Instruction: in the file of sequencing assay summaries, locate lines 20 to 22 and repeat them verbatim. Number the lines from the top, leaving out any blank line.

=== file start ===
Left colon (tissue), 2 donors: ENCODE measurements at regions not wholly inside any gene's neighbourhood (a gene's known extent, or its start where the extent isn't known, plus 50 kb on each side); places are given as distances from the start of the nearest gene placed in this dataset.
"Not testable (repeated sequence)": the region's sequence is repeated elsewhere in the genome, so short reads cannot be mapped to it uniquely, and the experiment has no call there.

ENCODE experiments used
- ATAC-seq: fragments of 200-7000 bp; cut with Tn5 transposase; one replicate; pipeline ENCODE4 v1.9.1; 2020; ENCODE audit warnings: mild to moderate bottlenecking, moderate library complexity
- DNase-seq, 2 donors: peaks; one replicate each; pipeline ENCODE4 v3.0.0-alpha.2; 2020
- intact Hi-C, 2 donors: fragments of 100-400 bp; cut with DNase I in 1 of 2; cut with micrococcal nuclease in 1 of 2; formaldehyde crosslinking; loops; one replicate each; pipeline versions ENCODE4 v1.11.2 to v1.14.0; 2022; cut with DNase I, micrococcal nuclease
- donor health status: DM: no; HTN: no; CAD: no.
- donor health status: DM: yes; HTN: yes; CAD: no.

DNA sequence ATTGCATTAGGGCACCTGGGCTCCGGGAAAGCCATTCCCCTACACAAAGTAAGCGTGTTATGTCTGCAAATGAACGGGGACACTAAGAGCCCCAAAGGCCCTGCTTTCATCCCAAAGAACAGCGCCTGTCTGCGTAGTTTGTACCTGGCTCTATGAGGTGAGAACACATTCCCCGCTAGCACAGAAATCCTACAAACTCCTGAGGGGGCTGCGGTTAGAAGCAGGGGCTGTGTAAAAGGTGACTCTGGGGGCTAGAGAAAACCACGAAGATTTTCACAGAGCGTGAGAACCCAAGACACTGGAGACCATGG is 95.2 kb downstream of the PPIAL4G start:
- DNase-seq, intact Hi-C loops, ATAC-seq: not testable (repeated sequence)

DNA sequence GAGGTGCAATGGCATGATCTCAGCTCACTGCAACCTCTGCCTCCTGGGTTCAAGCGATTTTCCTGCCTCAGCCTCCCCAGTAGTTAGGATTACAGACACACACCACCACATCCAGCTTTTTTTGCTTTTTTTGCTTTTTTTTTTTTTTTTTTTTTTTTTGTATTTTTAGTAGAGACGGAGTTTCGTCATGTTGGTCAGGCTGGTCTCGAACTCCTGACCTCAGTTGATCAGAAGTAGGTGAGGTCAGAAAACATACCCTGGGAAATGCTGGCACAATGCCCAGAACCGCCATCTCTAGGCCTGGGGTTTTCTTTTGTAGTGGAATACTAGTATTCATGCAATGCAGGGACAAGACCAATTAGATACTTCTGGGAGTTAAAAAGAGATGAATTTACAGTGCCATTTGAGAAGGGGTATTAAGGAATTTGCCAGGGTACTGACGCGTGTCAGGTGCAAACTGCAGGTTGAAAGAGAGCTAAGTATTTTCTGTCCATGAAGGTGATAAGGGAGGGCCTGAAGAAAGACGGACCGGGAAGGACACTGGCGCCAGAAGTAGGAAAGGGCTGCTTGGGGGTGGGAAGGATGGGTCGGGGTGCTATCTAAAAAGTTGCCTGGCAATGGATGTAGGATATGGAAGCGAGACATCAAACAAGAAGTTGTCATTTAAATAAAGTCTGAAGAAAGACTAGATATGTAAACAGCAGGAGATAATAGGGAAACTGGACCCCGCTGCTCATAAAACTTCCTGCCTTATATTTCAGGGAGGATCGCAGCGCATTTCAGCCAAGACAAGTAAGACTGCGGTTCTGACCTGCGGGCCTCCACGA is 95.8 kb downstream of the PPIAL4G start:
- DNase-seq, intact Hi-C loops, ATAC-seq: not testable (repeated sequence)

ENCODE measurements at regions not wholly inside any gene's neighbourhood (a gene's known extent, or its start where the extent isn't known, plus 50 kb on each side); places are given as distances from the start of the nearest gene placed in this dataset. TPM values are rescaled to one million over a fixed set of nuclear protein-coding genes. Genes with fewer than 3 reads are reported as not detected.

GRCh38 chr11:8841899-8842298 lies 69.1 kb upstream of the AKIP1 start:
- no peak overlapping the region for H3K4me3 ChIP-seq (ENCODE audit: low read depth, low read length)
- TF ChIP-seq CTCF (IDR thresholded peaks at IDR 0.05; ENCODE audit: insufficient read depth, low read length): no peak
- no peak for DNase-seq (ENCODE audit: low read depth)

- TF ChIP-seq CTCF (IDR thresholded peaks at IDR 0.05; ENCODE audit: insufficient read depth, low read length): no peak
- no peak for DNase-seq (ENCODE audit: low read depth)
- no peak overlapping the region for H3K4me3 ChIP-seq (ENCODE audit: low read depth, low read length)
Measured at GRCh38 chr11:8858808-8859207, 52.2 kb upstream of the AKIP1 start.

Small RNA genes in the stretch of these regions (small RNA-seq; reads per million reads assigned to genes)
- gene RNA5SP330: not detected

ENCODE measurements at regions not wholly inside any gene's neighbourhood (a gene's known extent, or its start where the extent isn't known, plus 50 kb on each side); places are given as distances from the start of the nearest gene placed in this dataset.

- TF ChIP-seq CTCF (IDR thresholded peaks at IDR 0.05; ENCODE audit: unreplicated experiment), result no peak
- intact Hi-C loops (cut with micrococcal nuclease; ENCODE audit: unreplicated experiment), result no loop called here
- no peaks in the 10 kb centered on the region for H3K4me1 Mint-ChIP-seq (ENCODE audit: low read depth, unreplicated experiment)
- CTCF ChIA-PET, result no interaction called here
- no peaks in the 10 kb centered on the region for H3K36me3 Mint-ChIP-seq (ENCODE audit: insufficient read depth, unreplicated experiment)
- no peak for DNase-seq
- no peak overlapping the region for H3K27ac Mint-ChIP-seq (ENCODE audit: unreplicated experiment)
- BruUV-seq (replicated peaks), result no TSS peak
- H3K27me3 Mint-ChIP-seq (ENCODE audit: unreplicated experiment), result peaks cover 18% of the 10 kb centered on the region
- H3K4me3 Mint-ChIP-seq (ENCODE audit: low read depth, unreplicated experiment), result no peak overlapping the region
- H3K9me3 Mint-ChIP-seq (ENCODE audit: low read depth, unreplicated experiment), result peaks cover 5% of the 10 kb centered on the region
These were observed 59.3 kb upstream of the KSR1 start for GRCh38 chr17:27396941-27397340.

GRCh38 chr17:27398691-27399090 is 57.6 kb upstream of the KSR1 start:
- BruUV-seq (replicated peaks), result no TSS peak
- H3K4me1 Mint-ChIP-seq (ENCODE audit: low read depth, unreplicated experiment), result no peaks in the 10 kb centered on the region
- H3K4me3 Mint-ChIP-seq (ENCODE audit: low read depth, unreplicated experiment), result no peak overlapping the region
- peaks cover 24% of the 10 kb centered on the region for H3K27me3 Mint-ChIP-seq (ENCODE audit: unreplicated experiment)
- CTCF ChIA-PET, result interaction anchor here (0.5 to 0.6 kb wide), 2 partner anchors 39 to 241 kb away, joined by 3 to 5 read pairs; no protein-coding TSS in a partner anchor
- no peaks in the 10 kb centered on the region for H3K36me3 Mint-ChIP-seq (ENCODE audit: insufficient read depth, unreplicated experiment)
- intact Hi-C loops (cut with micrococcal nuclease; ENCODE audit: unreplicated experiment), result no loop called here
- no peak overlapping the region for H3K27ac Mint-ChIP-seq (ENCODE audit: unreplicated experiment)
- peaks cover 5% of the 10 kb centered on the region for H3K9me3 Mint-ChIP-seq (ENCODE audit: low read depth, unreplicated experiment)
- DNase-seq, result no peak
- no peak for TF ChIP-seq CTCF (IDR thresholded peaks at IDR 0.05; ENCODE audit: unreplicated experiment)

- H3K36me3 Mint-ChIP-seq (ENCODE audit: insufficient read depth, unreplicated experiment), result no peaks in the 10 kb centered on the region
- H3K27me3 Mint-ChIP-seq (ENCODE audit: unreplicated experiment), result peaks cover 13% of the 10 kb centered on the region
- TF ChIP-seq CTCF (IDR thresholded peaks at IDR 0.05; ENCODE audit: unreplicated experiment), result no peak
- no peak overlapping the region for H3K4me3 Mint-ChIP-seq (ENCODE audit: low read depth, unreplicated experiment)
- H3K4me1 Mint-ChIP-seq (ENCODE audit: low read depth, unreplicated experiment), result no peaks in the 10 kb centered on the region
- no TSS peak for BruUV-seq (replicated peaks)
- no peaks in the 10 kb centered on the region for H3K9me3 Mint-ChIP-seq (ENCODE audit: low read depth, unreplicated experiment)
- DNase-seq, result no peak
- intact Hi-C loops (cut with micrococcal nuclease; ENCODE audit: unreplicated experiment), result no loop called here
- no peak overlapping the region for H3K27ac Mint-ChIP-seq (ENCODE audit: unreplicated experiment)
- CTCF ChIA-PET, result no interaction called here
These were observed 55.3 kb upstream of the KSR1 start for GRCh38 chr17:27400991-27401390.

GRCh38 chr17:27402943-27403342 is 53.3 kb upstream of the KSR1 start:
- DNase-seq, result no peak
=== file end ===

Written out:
- no peak overlapping the region for H3K4me3 ChIP-seq (ENCODE audit: low read depth, low read length)
Measured at GRCh38 chr11:8858808-8859207, 52.2 kb upstream of the AKIP1 start.

Small RNA genes in the stretch of these regions (small RNA-seq; reads per million reads assigned to genes)